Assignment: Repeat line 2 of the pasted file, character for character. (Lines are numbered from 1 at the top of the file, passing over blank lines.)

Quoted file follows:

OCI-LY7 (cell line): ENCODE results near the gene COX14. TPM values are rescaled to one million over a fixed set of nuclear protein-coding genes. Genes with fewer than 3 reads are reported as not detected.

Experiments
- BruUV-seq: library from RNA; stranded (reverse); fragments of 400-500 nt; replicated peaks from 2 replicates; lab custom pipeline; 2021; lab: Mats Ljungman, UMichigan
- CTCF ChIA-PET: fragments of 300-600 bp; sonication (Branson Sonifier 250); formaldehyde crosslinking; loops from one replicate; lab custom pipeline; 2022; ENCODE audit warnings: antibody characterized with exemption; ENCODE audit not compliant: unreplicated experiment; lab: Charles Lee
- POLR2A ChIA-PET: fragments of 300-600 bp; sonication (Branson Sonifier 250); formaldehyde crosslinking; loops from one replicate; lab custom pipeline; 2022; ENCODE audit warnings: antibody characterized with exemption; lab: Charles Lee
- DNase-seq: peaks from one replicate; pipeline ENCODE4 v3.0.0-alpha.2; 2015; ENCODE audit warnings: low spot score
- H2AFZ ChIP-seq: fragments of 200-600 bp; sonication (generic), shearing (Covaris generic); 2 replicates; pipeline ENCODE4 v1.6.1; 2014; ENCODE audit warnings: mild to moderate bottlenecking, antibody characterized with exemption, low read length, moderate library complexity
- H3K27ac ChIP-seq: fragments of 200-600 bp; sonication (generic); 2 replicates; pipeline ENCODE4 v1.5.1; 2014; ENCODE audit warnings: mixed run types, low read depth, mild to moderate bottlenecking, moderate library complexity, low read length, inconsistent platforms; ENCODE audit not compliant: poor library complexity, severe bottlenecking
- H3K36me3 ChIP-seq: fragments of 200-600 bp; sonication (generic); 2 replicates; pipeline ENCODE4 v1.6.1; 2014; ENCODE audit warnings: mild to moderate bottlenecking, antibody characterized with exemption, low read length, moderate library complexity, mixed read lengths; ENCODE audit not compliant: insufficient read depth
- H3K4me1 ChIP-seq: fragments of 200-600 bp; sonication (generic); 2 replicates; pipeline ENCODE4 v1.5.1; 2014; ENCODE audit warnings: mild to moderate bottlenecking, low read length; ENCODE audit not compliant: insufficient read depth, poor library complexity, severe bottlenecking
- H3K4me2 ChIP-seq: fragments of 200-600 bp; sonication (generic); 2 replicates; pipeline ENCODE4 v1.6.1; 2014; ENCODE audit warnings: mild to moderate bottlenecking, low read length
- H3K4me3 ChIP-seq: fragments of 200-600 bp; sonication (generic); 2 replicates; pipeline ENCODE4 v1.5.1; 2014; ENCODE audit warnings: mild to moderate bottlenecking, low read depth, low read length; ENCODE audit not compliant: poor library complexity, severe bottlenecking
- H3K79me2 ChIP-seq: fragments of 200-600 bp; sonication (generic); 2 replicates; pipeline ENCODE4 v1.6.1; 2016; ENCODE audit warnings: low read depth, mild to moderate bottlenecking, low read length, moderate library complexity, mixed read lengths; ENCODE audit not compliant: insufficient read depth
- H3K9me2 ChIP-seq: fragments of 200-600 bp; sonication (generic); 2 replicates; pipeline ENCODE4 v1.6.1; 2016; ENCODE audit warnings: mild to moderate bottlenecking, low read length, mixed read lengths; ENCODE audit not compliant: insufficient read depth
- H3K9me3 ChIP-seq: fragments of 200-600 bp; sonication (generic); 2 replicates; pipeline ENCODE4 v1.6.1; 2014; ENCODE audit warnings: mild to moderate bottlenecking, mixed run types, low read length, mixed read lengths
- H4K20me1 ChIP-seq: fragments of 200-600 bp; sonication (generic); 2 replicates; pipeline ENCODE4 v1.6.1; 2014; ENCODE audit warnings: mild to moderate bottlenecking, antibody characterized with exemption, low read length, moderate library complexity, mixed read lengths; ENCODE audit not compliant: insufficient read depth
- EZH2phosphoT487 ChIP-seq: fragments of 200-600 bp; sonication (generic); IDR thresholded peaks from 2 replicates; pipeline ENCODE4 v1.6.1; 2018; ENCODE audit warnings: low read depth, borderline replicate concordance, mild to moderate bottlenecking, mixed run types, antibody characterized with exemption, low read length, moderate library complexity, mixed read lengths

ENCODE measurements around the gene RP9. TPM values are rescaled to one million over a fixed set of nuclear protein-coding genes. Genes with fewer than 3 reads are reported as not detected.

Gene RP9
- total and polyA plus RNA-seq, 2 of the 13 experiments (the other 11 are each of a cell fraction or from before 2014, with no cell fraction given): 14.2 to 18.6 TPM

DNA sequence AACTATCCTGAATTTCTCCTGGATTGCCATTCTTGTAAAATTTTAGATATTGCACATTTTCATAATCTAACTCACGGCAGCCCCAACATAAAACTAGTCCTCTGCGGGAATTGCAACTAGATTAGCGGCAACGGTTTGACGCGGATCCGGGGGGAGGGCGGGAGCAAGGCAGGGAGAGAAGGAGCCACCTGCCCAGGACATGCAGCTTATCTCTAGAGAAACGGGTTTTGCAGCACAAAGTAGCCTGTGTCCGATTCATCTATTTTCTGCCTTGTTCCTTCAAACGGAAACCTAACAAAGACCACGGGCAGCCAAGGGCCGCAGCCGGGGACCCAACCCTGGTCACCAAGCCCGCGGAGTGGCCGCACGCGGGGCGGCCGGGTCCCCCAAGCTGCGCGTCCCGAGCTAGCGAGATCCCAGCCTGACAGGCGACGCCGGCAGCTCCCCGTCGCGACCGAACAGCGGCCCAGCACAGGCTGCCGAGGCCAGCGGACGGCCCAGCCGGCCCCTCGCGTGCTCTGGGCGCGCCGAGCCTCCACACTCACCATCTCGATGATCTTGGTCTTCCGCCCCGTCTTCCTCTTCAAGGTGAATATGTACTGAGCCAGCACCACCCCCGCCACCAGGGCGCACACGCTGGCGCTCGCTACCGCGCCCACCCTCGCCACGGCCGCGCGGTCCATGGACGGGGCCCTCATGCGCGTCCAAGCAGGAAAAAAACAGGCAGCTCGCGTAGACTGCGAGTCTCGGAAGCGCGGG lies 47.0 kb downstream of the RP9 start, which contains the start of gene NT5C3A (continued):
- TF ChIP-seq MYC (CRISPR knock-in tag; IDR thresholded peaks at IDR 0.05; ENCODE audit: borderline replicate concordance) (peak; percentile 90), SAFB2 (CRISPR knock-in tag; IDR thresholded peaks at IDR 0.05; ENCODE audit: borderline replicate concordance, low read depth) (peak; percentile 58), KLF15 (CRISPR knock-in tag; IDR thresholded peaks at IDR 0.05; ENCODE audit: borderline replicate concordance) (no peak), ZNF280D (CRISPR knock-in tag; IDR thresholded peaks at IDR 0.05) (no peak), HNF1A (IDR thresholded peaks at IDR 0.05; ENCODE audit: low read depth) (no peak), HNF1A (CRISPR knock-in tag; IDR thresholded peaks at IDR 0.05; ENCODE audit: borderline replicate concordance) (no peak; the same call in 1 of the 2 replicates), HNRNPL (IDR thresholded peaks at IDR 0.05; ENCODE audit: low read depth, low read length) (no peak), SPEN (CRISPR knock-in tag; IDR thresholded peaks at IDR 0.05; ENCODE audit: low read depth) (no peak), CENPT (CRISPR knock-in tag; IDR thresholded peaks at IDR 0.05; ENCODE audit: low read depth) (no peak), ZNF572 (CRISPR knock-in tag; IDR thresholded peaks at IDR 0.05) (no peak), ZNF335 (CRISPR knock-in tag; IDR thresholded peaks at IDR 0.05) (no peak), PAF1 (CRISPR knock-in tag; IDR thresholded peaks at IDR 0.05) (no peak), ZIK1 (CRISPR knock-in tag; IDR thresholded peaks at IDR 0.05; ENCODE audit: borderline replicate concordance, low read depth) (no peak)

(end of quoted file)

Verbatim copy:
Experiments